"It can be difficult to aspire towards someone's quality without thinking you need to mimic their qualities."
I said that on twitter today. It might be something someone else has said. I'm not sure. I just know it reflects an occasional struggle of mine as a writer. There are many writers whom I admire for one reason or another. In a very general sense, I hope to be writers like them. Because I am a top-down thinker, this often means that I start with that vague sense of how good they are and deduce from it all the particulars that must somehow go into that quality. That's a perilous path, for it leads to comparisons that ultimately have less to do with the big-picture quality of the writing and more to do with specifics of style.
Within my own genre, over the past year, I have been particularly struck by the work of four different authors: award-winning standouts RJ Ellory and Ryan David Jahn, and newcomers Michelle Davidson Argyle and Jennifer Hillier. Each one exemplifies something that I would to achieve, but each one is very different from one another, and very different from my own work. Ellory's writing broods and relishes in the moment. Jahn takes brooding and turns it into physical and emotional violence that pushes each moment into the next. Argyle writes with the soft touch of a poet. Hillier's novel Creep moves like a thriller that lives messy, streaky fingerprints in its wake.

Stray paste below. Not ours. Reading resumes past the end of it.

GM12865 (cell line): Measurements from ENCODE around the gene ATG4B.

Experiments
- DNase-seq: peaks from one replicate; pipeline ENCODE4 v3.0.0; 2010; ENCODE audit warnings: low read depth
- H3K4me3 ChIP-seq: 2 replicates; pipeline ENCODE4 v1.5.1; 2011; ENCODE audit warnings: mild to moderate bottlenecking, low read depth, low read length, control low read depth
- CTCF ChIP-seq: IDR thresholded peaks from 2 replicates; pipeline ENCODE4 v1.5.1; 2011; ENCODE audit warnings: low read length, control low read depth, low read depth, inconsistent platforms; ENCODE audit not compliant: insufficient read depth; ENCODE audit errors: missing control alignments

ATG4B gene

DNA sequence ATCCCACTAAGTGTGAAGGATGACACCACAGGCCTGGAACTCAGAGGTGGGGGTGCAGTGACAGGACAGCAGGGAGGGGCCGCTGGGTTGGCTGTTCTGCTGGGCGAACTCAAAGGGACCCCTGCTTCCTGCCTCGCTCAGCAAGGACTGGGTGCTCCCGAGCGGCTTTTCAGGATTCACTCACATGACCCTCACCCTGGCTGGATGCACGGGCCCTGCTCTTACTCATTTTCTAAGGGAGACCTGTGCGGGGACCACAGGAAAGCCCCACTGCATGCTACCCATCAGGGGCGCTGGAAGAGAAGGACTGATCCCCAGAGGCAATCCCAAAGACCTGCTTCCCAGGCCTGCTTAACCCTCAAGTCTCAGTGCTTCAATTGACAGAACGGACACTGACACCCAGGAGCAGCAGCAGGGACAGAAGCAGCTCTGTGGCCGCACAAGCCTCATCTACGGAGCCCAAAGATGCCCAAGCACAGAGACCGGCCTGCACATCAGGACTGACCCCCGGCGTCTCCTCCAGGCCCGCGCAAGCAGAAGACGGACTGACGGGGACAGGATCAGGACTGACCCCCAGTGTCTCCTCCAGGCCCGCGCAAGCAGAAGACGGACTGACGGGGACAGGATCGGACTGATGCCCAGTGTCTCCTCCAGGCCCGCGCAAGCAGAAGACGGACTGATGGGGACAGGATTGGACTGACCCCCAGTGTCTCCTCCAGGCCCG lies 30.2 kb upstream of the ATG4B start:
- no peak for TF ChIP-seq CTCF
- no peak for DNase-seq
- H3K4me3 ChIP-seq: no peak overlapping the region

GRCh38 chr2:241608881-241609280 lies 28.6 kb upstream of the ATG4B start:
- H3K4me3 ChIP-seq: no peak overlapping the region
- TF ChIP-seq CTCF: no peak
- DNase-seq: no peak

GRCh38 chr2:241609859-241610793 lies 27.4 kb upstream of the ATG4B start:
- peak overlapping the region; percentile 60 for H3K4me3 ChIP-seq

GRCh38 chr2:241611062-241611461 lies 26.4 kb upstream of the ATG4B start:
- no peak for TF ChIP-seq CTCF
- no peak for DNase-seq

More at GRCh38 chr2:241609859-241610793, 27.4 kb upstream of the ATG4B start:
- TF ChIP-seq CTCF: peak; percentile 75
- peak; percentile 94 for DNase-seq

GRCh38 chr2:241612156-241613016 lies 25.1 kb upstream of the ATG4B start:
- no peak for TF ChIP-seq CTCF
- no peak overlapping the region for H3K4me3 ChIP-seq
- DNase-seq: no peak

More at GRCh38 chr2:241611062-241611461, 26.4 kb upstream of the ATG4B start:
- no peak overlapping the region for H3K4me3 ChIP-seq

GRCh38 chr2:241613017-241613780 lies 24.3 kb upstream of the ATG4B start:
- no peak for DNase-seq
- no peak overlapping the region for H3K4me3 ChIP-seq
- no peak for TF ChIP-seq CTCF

As much as I admire these writers' craftsmanship, and even those specific attributes, my own writing is very different. Ellory's writings feels, for all its exploration of American culture and history, like it has deep European roots. Jahn has a neo-noir flair. Argyle comes to genre writing from the literary world. Hillier's work reflects contemporary American thriller-writing with all its cross-media influences. My own writing is grounded in the shades-of-grey action thrillers of Jack Higgins (The Savage Day) and the fast-clip conspiracy novels of Robert Ludlum (Chancellor Manuscript) and plays in the surrealistic, philosophical world of Chuck Palahniuk (Fight Club, Choke).
As a result, my fiction runs at a face pace, and gets bogged down if I try to force too many lingering moments. Violence is part of the context and setting, rather than a propulsive force. My descriptions are clean-cut and matter-of-fact, and my arch language owes more to philosophy than to poetry. If the end result is like non-written media, it's far more like Japanese suspense drama than it is like CSI or Law and Order: SVU.
What I often need to remind myself is that it's not those specifics that I need to strive towards. What I want to be is fearless. I want to write evocatively and effectively. I hope that my readers feel a rush of adrenaline, and then stop to think. I hope that my readers feel the darkness, and grasp for the little fragments of light shining through. In their own way, these broad characteristics are part of what mark Ellory, Jahn, Argyle, and Hillier as quality. These are things toward which I can strive without sacrificing my own unique style and voice. These are measuring sticks that are independent of context and individual technique.
This isn't a writing thing. This is a living thing. Whatever your goals are. Whoever you want to be. Whatever you want to achieve. Aim for quality. Work with your own qualities.